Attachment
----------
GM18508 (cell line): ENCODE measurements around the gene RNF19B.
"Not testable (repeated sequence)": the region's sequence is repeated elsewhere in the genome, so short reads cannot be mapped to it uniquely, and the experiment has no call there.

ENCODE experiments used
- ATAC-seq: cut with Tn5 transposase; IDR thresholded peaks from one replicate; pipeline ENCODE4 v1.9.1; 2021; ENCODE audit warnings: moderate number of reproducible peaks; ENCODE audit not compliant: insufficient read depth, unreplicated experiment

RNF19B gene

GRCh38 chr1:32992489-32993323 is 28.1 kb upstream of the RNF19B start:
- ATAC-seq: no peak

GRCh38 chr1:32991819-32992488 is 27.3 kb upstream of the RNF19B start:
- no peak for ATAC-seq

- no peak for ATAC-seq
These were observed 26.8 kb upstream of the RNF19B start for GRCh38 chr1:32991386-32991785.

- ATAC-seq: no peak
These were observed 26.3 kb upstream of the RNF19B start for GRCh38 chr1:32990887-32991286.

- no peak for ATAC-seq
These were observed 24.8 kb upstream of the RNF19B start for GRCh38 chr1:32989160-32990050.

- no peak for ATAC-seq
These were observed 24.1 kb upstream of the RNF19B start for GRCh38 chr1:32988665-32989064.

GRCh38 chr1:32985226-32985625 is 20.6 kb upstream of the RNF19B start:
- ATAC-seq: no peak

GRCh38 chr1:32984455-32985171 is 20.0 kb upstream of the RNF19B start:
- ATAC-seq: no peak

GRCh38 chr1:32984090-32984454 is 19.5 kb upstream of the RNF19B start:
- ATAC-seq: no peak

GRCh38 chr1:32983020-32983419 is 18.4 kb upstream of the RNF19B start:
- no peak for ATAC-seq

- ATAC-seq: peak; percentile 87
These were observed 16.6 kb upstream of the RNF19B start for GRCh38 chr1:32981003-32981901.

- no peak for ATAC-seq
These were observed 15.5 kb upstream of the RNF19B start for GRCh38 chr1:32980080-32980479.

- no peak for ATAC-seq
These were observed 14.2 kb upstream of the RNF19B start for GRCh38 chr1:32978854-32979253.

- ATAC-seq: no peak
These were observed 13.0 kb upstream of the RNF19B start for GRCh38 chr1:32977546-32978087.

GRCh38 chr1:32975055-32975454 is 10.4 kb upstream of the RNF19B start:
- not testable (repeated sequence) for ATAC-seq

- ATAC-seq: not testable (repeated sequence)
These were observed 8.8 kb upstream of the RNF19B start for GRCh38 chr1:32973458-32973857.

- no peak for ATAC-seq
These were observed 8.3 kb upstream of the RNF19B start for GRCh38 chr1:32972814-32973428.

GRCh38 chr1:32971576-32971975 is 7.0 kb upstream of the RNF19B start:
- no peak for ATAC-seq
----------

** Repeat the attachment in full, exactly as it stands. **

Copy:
GM18508 (cell line): ENCODE measurements around the gene RNF19B.
"Not testable (repeated sequence)": the region's sequence is repeated elsewhere in the genome, so short reads cannot be mapped to it uniquely, and the experiment has no call there.

ENCODE experiments used
- ATAC-seq: cut with Tn5 transposase; IDR thresholded peaks from one replicate; pipeline ENCODE4 v1.9.1; 2021; ENCODE audit warnings: moderate number of reproducible peaks; ENCODE audit not compliant: insufficient read depth, unreplicated experiment

RNF19B gene

GRCh38 chr1:32992489-32993323 is 28.1 kb upstream of the RNF19B start:
- ATAC-seq: no peak

GRCh38 chr1:32991819-32992488 is 27.3 kb upstream of the RNF19B start:
- no peak for ATAC-seq

- no peak for ATAC-seq
These were observed 26.8 kb upstream of the RNF19B start for GRCh38 chr1:32991386-32991785.

- ATAC-seq: no peak
These were observed 26.3 kb upstream of the RNF19B start for GRCh38 chr1:32990887-32991286.

- no peak for ATAC-seq
These were observed 24.8 kb upstream of the RNF19B start for GRCh38 chr1:32989160-32990050.

- no peak for ATAC-seq
These were observed 24.1 kb upstream of the RNF19B start for GRCh38 chr1:32988665-32989064.

GRCh38 chr1:32985226-32985625 is 20.6 kb upstream of the RNF19B start:
- ATAC-seq: no peak

GRCh38 chr1:32984455-32985171 is 20.0 kb upstream of the RNF19B start:
- ATAC-seq: no peak

GRCh38 chr1:32984090-32984454 is 19.5 kb upstream of the RNF19B start:
- ATAC-seq: no peak

GRCh38 chr1:32983020-32983419 is 18.4 kb upstream of the RNF19B start:
- no peak for ATAC-seq

- ATAC-seq: peak; percentile 87
These were observed 16.6 kb upstream of the RNF19B start for GRCh38 chr1:32981003-32981901.

- no peak for ATAC-seq
These were observed 15.5 kb upstream of the RNF19B start for GRCh38 chr1:32980080-32980479.

- no peak for ATAC-seq
These were observed 14.2 kb upstream of the RNF19B start for GRCh38 chr1:32978854-32979253.

- ATAC-seq: no peak
These were observed 13.0 kb upstream of the RNF19B start for GRCh38 chr1:32977546-32978087.

GRCh38 chr1:32975055-32975454 is 10.4 kb upstream of the RNF19B start:
- not testable (repeated sequence) for ATAC-seq

- ATAC-seq: not testable (repeated sequence)
These were observed 8.8 kb upstream of the RNF19B start for GRCh38 chr1:32973458-32973857.

- no peak for ATAC-seq
These were observed 8.3 kb upstream of the RNF19B start for GRCh38 chr1:32972814-32973428.

GRCh38 chr1:32971576-32971975 is 7.0 kb upstream of the RNF19B start:
- no peak for ATAC-seq